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Wisconsin had the nation’s 18th worst private sector job loss from November 2019 to November 2020, according to the U.S. Bureau of Labor Statistics. The largest swing occurred from March to April when the state lost 396,000 jobs at the onset of the COVID-19 pandemic.
Wisconsin’s recreation and restaurant industries were the hardest hit. Employment in the state’s arts, entertainment and recreation industry was still down 34% from the previous year in November and accommodation and food service was down nearly 25%.
Even manufacturing, which was a major contributor to the recovery of the state's economy over the summer, is still down more than 3%, or 16,000 jobs, over the previous year as of November.
The retail trade sector, which includes everything from department and grocery stores to car dealers and jewelers, was down nearly 4%, or 11,400 jobs. Meanwhile, construction represented a bright spot in the state’s economy with 3,000 additional jobs, or a slight increase of 2.4%, as of November.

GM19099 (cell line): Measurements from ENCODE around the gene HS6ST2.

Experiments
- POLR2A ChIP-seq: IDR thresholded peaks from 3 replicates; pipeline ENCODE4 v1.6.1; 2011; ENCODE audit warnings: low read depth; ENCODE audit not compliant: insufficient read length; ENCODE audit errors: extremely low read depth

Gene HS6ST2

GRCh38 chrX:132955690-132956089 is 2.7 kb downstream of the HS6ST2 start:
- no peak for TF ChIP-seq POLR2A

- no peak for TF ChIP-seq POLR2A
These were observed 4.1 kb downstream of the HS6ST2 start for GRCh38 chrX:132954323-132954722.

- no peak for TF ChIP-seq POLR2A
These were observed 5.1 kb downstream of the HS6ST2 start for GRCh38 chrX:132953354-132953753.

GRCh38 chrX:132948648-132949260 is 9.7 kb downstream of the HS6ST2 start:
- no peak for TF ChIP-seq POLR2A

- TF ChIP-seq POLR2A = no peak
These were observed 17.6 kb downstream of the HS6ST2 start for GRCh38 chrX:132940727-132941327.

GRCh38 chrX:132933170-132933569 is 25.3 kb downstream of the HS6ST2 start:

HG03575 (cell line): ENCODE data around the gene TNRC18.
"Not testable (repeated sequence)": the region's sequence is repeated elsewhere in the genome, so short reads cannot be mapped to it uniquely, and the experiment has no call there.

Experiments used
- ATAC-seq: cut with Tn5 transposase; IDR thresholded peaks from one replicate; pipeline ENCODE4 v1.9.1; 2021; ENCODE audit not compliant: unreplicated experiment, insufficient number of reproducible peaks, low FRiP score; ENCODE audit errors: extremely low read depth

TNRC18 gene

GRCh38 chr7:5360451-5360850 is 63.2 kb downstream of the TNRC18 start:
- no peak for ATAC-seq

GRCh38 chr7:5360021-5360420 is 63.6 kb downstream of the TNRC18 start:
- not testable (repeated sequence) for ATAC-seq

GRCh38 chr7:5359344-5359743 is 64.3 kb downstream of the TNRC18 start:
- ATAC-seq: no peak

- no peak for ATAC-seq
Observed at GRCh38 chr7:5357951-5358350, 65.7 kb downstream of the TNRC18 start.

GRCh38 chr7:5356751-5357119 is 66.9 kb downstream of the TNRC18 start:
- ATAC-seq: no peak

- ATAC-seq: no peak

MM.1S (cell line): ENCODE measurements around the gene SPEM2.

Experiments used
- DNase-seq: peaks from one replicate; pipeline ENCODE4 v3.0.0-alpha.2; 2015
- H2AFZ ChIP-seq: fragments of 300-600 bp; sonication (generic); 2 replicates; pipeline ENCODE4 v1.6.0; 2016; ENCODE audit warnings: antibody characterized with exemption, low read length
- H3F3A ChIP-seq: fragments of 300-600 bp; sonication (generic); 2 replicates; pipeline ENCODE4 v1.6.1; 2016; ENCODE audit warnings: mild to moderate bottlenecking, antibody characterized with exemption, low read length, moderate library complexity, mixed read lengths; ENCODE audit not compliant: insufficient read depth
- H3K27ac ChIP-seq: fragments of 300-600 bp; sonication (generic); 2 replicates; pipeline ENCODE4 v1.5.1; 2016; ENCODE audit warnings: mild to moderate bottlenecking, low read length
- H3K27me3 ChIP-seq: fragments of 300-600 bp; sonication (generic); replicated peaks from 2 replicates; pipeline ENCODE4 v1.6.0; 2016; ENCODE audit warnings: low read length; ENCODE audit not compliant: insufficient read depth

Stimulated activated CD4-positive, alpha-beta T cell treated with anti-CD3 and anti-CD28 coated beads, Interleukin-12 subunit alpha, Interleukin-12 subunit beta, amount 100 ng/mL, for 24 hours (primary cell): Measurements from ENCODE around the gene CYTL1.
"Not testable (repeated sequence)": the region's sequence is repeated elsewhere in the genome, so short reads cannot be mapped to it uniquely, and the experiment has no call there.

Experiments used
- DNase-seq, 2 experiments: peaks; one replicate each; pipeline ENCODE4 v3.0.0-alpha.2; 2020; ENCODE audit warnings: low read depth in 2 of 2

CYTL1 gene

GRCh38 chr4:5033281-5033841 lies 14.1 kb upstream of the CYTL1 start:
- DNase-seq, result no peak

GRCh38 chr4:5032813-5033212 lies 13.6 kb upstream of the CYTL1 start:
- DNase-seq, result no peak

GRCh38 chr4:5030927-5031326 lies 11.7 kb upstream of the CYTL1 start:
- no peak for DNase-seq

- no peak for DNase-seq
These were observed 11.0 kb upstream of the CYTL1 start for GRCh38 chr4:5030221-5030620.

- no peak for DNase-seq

The state’s unemployment rate spiked to 13.6% in April and came down to 5% in November, which was still higher than the 3.5% rate from November 2019.
With the pandemic’s multi-faceted impact on Wisconsin’s workforce, businesses are now examining how employees spend their time.
If Wisconsin is to regenerate its workforce, business leaders must present their employees with more opportunity not only in terms of flexible schedules, but also by giving them a chance to become more productive team members, said Todd McLees, principal at Milwaukee-based management consulting firm Pendio Group and one of Converge MKE’s founders.
“There’s this need for an engine to be built where there’s constant and continuous learning going on to build new capabilities and organizations,” McLees said. “This is what the ‘big five’ have figured out: Facebook, Amazon, Apple, Google and Microsoft.”
However, developing digital skills alone will not be enough; the region must shift its mindset in a way that prepares the workforce for more frequent disruption, McLees said. AT&T, for example, provides employees with $6,000 for online courses to invest in their growth each year, he noted.